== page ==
Last fall, Sen. Rand Paul (R-KY) proposed diverting all transportation enhancements funding, which goes primarily to bike and pedestrian projects, to bridge repair. “With nearly 25 percent of our nation’s bridges deemed either structurally deficient or functionally obsolete, we need to make their reconstruction a priority over errant beautification projects,” Sen. Paul said.
He also said that the money spent on “movie theaters, squirrel sanctuaries, turtle tunnels and flower beds” could otherwise boost the Highway Bridge Program by $700 million.
Forget for a moment that that’s the world’s most preposterous definition of TE ever. Let’s take at face value the idea that keeping the nation’s bridges in a state of good repair is an important safety issue. Who could disagree with that?
In the MAP-21 transportation bill that the president will sign in just a couple of hours, the Republicans did manage to gut transporation enhancement spending. But did they divert that money over to bridge repair? Far from it. In fact, they gutted bridge repair spending too!
The bill consolidates two-thirds of highway programs out of existence, including the Highway Bridge Program for the rehabiliation or replacement of structurally deficient or functionally obsolete bridges.
Joshua Schank of the Eno Transportation Center says it’s not such a bad thing. “Program consolidation, which if anything didn’t go far enough, will result in more focus on where the money is going and therefore likely cause more funds to be dedicated to existing infrastructure,” he said in an email. “The old bridge program encouraged repair, but without regard to need or prioritization. By contrast, the new National Highway Performance Program focuses more on outcomes, such as pavement conditions, that are consistent with state of good repair and will help prioritize decision-making.”
Indeed, one of the few performance measures in the bill that really has teeth is the one for bridge repair, which requires states with inferior infrastructure conditions to spend more. However, not everyone is convinced that this will do the trick.
“The way they crafted it, yes, [states] could spend a lot on repair,” said James Corless, director of Transportation for America. “They could have spent a lot on repair under SAFETEA-LU.” But they didn’t.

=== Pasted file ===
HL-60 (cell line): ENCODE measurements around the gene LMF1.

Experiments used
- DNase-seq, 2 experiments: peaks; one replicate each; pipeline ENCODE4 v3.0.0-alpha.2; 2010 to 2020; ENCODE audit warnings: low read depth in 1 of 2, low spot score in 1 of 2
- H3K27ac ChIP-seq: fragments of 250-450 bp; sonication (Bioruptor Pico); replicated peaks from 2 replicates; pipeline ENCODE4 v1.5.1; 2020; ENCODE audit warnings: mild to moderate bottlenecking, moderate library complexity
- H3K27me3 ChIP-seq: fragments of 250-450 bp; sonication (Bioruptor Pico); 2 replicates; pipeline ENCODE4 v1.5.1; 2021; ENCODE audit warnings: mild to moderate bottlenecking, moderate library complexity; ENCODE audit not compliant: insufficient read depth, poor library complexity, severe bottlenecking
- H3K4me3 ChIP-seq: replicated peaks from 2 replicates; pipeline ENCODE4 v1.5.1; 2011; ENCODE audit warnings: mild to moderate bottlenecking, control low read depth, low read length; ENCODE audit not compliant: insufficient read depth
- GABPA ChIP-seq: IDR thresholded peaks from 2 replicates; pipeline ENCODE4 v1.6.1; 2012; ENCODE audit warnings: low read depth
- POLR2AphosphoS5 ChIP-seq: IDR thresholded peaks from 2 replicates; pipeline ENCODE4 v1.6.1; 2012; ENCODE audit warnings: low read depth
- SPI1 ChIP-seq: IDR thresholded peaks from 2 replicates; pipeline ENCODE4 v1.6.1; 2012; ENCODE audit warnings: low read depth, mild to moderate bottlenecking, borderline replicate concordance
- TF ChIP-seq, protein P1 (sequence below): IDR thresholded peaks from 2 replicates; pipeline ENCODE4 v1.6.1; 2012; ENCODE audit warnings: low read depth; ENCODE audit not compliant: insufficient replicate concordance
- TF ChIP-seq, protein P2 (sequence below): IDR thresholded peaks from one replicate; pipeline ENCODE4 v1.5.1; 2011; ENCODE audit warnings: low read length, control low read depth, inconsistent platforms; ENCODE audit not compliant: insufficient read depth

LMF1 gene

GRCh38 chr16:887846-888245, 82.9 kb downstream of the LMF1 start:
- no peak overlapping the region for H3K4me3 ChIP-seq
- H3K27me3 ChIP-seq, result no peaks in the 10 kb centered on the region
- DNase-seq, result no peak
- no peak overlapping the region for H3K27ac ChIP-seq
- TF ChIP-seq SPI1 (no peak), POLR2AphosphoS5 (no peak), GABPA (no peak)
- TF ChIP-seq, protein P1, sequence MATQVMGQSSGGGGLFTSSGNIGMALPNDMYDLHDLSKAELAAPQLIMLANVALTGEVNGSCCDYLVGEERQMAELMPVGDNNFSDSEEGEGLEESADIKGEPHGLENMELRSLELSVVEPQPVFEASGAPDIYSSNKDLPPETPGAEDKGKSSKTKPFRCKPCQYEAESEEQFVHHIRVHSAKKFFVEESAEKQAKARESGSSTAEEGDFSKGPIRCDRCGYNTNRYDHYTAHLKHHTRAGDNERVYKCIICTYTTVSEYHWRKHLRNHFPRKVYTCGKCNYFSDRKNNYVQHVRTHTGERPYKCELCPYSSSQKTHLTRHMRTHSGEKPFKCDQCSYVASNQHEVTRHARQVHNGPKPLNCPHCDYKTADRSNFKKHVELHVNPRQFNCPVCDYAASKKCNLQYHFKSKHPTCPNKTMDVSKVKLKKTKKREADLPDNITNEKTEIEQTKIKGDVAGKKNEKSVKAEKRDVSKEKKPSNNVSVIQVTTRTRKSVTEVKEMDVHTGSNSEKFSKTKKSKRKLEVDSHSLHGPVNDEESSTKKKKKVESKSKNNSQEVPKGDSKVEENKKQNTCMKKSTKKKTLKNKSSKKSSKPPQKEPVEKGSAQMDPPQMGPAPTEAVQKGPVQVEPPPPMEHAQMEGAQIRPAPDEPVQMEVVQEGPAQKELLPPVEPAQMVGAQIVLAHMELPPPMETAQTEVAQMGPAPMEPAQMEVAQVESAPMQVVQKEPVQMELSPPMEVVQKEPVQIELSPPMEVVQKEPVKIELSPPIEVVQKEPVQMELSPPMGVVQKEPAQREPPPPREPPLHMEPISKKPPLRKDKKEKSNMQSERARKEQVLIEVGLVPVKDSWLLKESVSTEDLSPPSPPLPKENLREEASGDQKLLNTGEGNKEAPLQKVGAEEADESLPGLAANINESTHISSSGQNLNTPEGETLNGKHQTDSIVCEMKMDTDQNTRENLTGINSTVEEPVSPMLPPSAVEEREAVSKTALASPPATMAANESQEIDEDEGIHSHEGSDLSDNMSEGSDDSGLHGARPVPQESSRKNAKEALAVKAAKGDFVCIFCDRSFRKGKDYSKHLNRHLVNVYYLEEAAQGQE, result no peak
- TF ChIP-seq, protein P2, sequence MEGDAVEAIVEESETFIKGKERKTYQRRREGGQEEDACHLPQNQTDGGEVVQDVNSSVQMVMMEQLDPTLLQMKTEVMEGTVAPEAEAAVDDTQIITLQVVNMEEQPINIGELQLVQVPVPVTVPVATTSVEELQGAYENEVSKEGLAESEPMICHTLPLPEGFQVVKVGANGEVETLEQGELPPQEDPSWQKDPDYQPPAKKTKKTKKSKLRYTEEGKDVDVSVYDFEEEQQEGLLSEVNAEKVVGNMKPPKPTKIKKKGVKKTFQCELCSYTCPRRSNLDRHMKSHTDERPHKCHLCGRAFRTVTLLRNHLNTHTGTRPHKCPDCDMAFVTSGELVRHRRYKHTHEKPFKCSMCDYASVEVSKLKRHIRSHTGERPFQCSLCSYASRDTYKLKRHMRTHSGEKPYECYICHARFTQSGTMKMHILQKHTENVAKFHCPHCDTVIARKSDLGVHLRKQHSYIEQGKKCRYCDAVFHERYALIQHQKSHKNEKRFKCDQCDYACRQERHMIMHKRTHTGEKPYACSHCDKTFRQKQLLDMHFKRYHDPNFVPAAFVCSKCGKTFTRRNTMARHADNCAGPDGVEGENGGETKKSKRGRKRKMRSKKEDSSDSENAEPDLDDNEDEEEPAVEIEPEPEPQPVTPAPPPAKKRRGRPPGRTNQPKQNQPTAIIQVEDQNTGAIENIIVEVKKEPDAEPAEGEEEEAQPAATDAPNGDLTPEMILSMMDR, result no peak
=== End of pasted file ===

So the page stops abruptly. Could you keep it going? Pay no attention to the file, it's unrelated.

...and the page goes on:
The Senate bill dedicated 60 percent of funds from the new National Highway Performance Program to repair and improvements on existing roads. It also allowed gave states more flexibility to use highway money for maintenance and included performance measures. But some of those positive attributes didn’t make it into the final product.
“What we ended up with in the conference report were watered down performance measures, much more at the discretion of state, timelines that don’t have those performance measures kick in till after the bill expires, and then, obviously, the complete elimination of repair funds,” Corless said.
Indeed, Congress will have to pass a whole new transportation bill before this bill’s performance measures take effect. MAP-21 gives states three years to show that their bridge conditions are sufficient. Performance won’t be measure until March 2015. The pavement condition penalty doesn’t kick in until even later. The bill only lasts 27 months, until September 2014.
Those timelines are not necessarily as hare-brained as they look. To measure performance, states collect data in different ways — and some don’t collect enough data at all. Putting in place uniform systems and standards will take some time. But still, it all makes advocates pine for former Rep. James Oberstar’s 2009 transportation bill proposal, which included performance measures that locked in state of good repair.
Pretty much everyone agrees that program consolidation was essential – 108 highway programs was too many. But Congress could have consolidated programs while keeping some spending requirements.
“Under ISTEA and TEA-21, when the funding increased pretty significantly, states did a better job improving their bridges than they did under SAFETEA-LU, when funding increased at a slower rate,” said T4America Policy Director Nick Donohue. “And then if you look at this bill, funding basically doesn’t increase.”
Still, Schank is hopeful. “There is by far more money available to states to make these repairs,” he said in an email, “because money isn’t being wasted through special interest programs and earmarks.”
“For sure there are always going to be states that choose to expand instead of repair,” he went on, “but that was not being prevented by one dedicated bridge program.”